Can a religious Jew embrace modernity?
A NJ native wants Israelis to say ‘amen’

By Gil Hoffman

JERUSALEM (March 3, 2005)--Rabbi Jeffrey Saks does not seem like the kind of person who would set out to revolutionize Orthodox Jewish education around the world.

He is only 36 and looks even younger; his beard is short and trimmed, and he was not raised in a bastion of Orthodoxy like Jerusalem or the New Jersey communities in Lakewood, Teaneck, or Highland Park--or even in an Orthodox home.

Saks grew up in a nonobservant home in Roselle. He became hooked on Orthodox Judaism in high school by attending the late Rabbi Steven Dworken’s Anshe Chesed synagogue in Linden and social events organized by the Orthodox Union’s National Conference of Synagogue Youth. Now Saks lives with his wife and two children in the West Bank city of Efrat, a Modern Orthodox community located 20 minutes outside Jerusalem.

But perhaps this journey from a secular background to an Orthodox one makes Saks uniquely qualified to lead an effort to ensure that both names in the appellation “Modern Orthodox” retain their meaning. Saks is the founding director of ATID--The Academy for Torah Initiatives and Directions--which hopes to train a new generation of Orthodox educators for an increasingly polarized Jewish world.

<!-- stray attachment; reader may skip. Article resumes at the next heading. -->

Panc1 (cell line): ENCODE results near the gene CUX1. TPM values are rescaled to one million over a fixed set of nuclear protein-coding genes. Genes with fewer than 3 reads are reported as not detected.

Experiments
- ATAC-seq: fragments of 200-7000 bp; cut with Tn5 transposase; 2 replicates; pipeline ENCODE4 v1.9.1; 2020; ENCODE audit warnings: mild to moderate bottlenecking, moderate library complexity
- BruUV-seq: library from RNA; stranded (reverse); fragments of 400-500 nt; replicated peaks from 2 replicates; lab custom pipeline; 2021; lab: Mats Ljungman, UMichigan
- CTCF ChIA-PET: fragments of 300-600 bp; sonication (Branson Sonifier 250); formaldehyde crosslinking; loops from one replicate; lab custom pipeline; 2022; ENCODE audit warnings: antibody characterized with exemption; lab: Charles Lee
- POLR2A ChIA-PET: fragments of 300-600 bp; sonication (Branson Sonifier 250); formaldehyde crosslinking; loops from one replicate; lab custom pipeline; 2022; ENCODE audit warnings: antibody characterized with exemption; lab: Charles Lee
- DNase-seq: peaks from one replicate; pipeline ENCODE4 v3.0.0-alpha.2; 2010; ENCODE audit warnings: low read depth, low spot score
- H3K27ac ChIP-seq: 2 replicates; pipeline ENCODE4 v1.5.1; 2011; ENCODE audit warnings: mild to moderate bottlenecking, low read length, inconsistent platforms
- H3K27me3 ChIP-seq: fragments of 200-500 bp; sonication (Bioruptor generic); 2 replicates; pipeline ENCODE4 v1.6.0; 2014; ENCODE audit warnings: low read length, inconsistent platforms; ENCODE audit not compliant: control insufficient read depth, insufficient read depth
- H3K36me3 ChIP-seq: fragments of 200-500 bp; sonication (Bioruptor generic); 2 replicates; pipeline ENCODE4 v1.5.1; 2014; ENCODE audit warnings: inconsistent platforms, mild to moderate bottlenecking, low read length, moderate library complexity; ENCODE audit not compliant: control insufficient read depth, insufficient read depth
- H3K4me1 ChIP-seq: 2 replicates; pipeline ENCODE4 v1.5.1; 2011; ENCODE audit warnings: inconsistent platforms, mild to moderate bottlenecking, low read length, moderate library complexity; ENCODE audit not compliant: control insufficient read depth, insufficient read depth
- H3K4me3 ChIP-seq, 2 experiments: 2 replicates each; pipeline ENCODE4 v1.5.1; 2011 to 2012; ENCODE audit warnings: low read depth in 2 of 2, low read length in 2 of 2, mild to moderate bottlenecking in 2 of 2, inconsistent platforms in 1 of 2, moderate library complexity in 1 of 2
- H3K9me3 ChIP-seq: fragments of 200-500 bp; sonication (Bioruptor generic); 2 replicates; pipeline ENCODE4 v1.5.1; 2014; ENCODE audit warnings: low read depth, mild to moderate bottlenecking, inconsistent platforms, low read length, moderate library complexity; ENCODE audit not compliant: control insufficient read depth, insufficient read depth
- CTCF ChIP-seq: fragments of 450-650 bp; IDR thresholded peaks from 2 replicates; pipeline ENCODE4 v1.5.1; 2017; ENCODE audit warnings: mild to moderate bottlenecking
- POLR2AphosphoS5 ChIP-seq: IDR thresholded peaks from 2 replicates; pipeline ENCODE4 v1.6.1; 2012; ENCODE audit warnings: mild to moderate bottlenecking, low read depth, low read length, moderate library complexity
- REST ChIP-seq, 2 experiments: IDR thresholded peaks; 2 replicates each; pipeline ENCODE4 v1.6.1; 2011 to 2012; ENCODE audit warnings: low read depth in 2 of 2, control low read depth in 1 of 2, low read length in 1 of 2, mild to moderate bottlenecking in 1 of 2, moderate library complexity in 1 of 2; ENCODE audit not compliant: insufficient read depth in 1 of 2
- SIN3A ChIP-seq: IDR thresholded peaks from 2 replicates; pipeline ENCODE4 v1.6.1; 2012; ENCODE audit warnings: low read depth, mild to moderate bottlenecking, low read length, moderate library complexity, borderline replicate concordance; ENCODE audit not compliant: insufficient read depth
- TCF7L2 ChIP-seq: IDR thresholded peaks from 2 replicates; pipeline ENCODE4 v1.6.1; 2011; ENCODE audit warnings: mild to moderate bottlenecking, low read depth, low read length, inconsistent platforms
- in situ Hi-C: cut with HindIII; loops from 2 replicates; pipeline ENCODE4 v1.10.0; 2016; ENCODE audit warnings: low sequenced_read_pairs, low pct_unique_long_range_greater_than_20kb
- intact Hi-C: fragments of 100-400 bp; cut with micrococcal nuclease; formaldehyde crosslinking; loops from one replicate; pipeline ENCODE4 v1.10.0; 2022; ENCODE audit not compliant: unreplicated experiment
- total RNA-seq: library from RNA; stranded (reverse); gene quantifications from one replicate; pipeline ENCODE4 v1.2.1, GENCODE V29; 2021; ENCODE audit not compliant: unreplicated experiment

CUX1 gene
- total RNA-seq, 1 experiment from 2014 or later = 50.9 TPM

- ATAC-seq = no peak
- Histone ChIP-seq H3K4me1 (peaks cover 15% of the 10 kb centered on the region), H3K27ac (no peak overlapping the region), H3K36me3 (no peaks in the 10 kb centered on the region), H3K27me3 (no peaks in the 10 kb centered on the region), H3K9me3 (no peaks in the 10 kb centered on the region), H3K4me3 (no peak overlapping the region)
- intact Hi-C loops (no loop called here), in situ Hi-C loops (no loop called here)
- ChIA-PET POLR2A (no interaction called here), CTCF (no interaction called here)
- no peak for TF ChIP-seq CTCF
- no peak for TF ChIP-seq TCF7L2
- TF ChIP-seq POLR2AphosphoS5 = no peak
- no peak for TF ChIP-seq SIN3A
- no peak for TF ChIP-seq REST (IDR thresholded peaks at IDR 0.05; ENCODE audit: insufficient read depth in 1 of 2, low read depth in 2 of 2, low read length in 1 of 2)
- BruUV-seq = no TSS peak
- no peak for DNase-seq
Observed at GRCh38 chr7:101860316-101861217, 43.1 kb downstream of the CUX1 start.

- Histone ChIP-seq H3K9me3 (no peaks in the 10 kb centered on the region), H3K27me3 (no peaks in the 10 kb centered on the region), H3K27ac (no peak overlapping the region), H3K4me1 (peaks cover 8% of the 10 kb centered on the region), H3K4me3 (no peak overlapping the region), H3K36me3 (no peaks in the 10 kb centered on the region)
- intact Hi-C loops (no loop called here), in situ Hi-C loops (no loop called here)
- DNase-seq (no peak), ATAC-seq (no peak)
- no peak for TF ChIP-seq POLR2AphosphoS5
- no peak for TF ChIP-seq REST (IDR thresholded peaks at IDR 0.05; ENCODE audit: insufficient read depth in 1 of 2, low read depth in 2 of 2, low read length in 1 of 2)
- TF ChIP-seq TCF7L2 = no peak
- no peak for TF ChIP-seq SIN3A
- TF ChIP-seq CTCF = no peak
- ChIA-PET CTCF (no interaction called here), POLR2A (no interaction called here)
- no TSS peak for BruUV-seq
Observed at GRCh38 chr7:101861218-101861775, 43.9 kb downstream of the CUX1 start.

Established in 1998, ATID came along at a time when the central tenet of Modern Orthodoxy--a life of Torah that fully engages with the secular culture--was being challenged by its own right wing. Meanwhile, religious Zionists in Israel were being buffeted by a peace process that challenged their relationship to biblical lands beyond Israel’s Green Line.

ATID (Hebrew for “future”) tackles problems of faith, how to make both prayer and secular studies meaningful, drug abuse in Orthodox schools, ways to advance art in Jewish education, and the educational challenges and opportunities of Israel as a Jewish and democratic state.

At the seventh annual ATID conference in Jerusalem on Feb. 16, a panel of educators examined how to bridge the gap between two opposite trends in Orthodox Judaism: strict, unemotional adherence to Jewish law and a renewed interest in spirituality, mysticism, and enthusiastic prayer. In his keynote address, Rabbi Jacob Schacter, dean of the Joseph B. Soloveitchik Institute, emphasized the importance of feeling God’s presence in daily life. The panelists agreed that intellect and emotion must work together but are instead pulling people apart in extreme approaches.

‘It’s time to deal with them’